Kanye gets a little "artsy-fartsy" (his words)
Kanye West’s current bid for Artistic Credibility has recently lead to some rather erratic behavior. He recorded an album that consisted entirely of tuneless, yet emotional vocoder. He threatened to intern at Louis Vuitton, even though pretty much no one wanted him to do that. And he got himself a Lionel Ritchie-style mullet. Generally, the things one does when trying to get the attention of the art world.
Proving, once again, that High Art is a mercurial and demanding mistress, West spent last Friday night at Deitch Studios, a space generally reserved for contemporary art fans hard-core enough to schlep out to Long Island City. The event was the live performance of Vanessa Beecroft’s piece VB64, and West was there as the producer of a video of the performance.
Beecroft, as you probably know, is a former exercise bulimic famous for her tableaux vivants starring nude modelesque women. VB64 was staged in two parts — one room held naked women painted totally white and splayed out on the floor, mixed in with wax and gesso sculptures of more women. Another room featured sculptures of naked women painted black and lying on a table. The live women, who all looked pretty fantastic without clothes, were nearly impossible to tell apart from the sculptures, thus supposedly fostering a feeling of alienation in the viewer. (I just kind of felt bad about myself.)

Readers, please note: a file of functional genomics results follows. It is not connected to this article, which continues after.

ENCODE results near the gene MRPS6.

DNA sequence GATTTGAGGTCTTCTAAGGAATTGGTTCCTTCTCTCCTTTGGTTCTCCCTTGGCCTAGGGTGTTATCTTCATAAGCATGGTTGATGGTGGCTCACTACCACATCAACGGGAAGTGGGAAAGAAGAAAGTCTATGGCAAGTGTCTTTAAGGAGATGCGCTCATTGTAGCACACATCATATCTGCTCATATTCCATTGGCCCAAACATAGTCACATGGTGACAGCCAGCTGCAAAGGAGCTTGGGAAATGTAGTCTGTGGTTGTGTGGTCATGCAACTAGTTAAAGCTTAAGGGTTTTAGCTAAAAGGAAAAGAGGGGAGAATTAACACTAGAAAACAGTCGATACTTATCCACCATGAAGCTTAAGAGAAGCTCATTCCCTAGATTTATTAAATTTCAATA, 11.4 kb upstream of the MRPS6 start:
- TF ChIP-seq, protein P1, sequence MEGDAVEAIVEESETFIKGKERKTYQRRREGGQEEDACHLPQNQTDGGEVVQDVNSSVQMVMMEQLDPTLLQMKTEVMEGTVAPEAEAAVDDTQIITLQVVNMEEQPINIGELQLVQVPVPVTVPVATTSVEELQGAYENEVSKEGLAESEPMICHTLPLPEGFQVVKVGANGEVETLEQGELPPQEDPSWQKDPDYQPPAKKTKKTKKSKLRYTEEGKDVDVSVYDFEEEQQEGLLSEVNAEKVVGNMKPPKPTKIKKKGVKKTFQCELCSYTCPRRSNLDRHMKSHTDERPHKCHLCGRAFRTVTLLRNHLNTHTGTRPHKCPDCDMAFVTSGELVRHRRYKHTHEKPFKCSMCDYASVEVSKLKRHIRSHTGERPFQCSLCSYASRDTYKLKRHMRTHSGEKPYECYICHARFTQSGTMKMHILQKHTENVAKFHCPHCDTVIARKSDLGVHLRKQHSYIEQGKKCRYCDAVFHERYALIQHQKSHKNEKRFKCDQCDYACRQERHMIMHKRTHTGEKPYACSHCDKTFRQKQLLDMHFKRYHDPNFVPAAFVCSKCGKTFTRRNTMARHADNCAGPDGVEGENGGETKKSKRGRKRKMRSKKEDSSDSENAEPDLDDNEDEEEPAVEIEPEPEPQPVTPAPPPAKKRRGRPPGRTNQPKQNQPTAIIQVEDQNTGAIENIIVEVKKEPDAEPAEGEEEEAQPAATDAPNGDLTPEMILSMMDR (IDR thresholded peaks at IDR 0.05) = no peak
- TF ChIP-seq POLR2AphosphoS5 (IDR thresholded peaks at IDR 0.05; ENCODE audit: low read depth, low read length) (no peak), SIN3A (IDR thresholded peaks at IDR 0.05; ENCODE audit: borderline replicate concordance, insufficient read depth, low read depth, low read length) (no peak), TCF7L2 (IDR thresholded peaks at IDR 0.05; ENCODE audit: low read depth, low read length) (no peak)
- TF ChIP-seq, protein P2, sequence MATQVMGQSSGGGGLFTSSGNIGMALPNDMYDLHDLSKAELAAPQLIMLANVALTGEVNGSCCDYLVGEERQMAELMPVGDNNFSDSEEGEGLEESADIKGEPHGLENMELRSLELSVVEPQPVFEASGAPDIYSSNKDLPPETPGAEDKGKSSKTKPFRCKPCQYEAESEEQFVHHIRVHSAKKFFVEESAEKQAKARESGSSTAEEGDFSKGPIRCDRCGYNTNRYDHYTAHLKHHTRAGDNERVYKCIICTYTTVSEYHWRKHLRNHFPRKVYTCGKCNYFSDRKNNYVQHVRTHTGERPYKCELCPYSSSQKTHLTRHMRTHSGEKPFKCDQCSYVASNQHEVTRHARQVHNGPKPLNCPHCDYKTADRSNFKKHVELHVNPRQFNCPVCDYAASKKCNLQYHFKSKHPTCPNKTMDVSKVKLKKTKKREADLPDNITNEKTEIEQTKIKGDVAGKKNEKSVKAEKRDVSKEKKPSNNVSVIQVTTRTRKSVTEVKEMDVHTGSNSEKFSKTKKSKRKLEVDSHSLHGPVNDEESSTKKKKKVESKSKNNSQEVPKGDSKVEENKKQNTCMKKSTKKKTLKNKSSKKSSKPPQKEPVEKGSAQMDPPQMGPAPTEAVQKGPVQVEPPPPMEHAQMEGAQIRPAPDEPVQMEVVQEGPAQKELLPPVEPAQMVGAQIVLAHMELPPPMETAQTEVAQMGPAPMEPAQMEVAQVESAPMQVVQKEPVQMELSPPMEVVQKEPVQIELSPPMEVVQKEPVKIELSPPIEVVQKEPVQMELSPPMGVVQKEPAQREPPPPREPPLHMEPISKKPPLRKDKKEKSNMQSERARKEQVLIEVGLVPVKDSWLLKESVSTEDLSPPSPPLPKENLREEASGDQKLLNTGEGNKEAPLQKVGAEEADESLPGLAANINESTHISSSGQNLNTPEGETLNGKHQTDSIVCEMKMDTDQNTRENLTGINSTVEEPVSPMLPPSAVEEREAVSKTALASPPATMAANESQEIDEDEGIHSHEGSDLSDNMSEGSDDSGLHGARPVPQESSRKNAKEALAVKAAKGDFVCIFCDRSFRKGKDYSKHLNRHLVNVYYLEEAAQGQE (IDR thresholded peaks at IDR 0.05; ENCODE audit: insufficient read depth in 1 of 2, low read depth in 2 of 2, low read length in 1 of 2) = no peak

The crowd studiously avoided staring at either the models or West and his ridiculously attractive girlfriend, Amber Rose. Sporting a very elaborate letterman jacket, West seemed to be genuinely enjoying himself, studying the art/women intently. Rose — who was wearing sunglasses even though it was nighttime — trailed behind West, giving stony looks to the few women who displayed the temerity to go up and talk to him. As she was wearing spikes on her blazer, very few did.
After what felt like a pathetically long time following West around, I summoned the courage to ask him what he thought of Beecroft’s art. He became very analytical.
“It’s just dramatic, compelling and emotional. I love the way she takes real women and turns them into models,” he said. Then he paused and smiled. “That’s about as artsy-fartsy as I can go.”
The non-human part of Beecroft’s installation and West’s video of the performance is on display through April 12. See the Deitch Projects site for more details.